Wednesday, October 26, 2016

Doodling and Visual Note-Taking

As far back as your blogger can remember, drawing in class has been a big no-no, often resulting in a stern “talking to” after class. Even today, kids often have to get special permission from the school psychologist or learning specialist to be allowed to scribble away during lessons. What that special permission has taught us, though, is that allowing a child (or adult) to make pictures while attending to a lecture can help her focus and stay tuned in. So why not harness that power and take it up a notch? That’s exactly what Sunni Brown and Rachel Smith, two TED speakers, are hoping we’ll all start asking ourselves next time we’re sitting in history class or attending a board meeting. 

Brown and Smith, in separate TED and TEDx speeches, described and demonstrated the practice of visual note-taking, or doodling with purpose. For the most part, we’ve always relied on using the alphabet to take notes. Unfortunately, even the fastest young writers can’t capture everything a teacher says, nor should they. A previous blog post has already explored the ways in which verbatim note-taking cuts out the requirement for comprehension and synthesis during class, allowing students to record their instructors without absorbing what is being said. For many, taking notes by hand, using the alphabet, is a great system that gets them where they need to be. For others, though, it just doesn’t cut it. That’s where doodling can help.

Brown defines doodling as the process of making spontaneous marks to help yourself think. She heralds it as a preemptive measure to stop yourself from losing focus. Lots of us have small habits that help keep us focused – tapping our feet, twisting a rubber band, or doodling, for example. By expanding our doodles into basic iconography, we can use the habit to increase our comprehension and retention of lectures or meetings. According to Brown, the reason doodling works so well is because it combines visual, auditory, reading/writing, and kinesthesia, the four modalities of sensory input in school, with emotion and context. That key piece – adding context with personal significance – is what leads to good learning.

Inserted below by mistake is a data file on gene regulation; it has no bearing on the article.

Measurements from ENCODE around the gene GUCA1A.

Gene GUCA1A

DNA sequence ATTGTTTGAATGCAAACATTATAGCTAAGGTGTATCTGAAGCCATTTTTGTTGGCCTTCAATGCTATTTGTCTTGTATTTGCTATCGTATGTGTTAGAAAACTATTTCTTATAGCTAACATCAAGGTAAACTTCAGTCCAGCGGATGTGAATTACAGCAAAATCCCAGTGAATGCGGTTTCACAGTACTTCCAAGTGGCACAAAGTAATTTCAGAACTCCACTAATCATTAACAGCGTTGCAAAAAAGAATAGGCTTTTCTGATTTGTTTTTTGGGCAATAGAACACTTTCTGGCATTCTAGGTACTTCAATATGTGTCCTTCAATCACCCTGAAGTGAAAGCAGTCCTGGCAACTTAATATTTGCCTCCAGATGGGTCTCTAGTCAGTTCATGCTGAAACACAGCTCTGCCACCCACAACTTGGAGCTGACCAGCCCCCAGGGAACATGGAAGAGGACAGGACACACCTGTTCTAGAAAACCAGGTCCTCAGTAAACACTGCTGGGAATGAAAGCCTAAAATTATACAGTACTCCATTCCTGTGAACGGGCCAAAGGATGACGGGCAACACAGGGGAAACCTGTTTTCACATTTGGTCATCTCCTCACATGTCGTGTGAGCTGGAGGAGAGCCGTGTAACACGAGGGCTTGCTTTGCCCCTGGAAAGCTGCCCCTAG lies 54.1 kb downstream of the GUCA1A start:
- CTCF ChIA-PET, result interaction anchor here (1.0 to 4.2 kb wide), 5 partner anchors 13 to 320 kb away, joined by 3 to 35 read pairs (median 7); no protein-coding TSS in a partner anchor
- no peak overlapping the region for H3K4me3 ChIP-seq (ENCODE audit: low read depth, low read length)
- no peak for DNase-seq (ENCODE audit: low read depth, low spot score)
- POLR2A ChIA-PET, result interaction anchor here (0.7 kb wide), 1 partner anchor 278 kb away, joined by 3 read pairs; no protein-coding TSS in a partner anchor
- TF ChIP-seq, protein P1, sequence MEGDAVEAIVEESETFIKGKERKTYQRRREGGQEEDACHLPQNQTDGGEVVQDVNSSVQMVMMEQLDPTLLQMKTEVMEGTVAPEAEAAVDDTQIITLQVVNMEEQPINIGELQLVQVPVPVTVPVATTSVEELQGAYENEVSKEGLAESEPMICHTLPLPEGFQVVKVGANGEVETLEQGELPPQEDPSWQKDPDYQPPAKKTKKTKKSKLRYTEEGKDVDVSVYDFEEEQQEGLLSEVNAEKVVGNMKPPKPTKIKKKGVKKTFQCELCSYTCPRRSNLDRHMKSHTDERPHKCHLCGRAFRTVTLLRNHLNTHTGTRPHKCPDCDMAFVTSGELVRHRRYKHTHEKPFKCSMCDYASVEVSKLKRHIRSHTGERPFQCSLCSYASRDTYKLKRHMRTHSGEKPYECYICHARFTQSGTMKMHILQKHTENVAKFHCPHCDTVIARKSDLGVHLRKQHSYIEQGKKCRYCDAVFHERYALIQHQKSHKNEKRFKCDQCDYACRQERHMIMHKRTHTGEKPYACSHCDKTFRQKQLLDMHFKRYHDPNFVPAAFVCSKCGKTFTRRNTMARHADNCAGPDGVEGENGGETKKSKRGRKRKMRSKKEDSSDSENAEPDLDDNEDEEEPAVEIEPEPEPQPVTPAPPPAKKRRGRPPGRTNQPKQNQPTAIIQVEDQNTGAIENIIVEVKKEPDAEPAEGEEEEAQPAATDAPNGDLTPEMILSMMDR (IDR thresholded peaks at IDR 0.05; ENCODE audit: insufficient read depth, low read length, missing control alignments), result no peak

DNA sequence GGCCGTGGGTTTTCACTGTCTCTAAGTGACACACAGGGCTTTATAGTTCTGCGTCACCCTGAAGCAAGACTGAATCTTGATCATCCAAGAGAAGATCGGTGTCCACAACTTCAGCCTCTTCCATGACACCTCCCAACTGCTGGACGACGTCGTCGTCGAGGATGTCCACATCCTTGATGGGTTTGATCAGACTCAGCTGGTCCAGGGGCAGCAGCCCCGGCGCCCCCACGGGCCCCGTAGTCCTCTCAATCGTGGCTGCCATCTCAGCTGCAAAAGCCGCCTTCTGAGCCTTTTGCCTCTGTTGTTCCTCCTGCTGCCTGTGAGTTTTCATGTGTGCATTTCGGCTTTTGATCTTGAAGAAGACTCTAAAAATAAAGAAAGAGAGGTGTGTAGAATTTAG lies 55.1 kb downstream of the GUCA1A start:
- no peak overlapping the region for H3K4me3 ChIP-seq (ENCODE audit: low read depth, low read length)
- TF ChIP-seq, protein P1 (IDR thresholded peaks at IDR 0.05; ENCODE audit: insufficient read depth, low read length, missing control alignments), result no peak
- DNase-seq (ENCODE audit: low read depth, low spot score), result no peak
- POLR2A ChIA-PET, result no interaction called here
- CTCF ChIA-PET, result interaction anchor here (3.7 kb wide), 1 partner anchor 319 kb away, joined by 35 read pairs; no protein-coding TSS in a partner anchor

Illustration by Austin Kleon via flickr cc
Smith gets more into the nitty-gritty of how we can adapt doodles into note-taking. Doodling is freer than writing, and allows you to see the big picture displayed across a page. By looking at the page as a canvas rather than a series of sequential lines, we can draw-quite literally-connections between pieces of information that come up at different times. Most importantly, drawing what you hear requires you to listen to and to understand what’s being said, so that you can translate it into your own system of icons. Doodling allows you to capture what you’re hearing in a way that’s relevant to you, and Smith advocates doing so with a personal set of icons that can be tweaked depending on the circumstance.

There are three steps to start your doodling-as-note-taking endeavor. First, pick a tool. This may be a notebook, a pencil, a thin marker, a set of colored pens, or a tablet with a drawing app. Second, develop a few basic icons. Trying to come up with your icons while you’re doodling during a lecture is like trying to develop a new language while writing – it takes 100% of your attention. It’s best to figure a few out beforehand and practice using and adjusting them over time. Third, focus on capturing the speaker’s main points. You can always add details later to capture the smaller pieces of information, and seeing your icons will aid your recall of these details. Smith’s final piece of advice – don’t get sucked into the drawing. Focus on listening and using your icons. Nobody needs to understand your drawings except you.

I took a shot at some visual note-taking based on these two TED talks, using the starter icon Smith taught her audience. My drawing skills have always been wanting, but when I look back at the notes I took, the pieces fit together. The doodles I made do a good job reminding me of the information because I had to really engage myself in the process of creating them.

For more information about visual note-taking, check out these websites:

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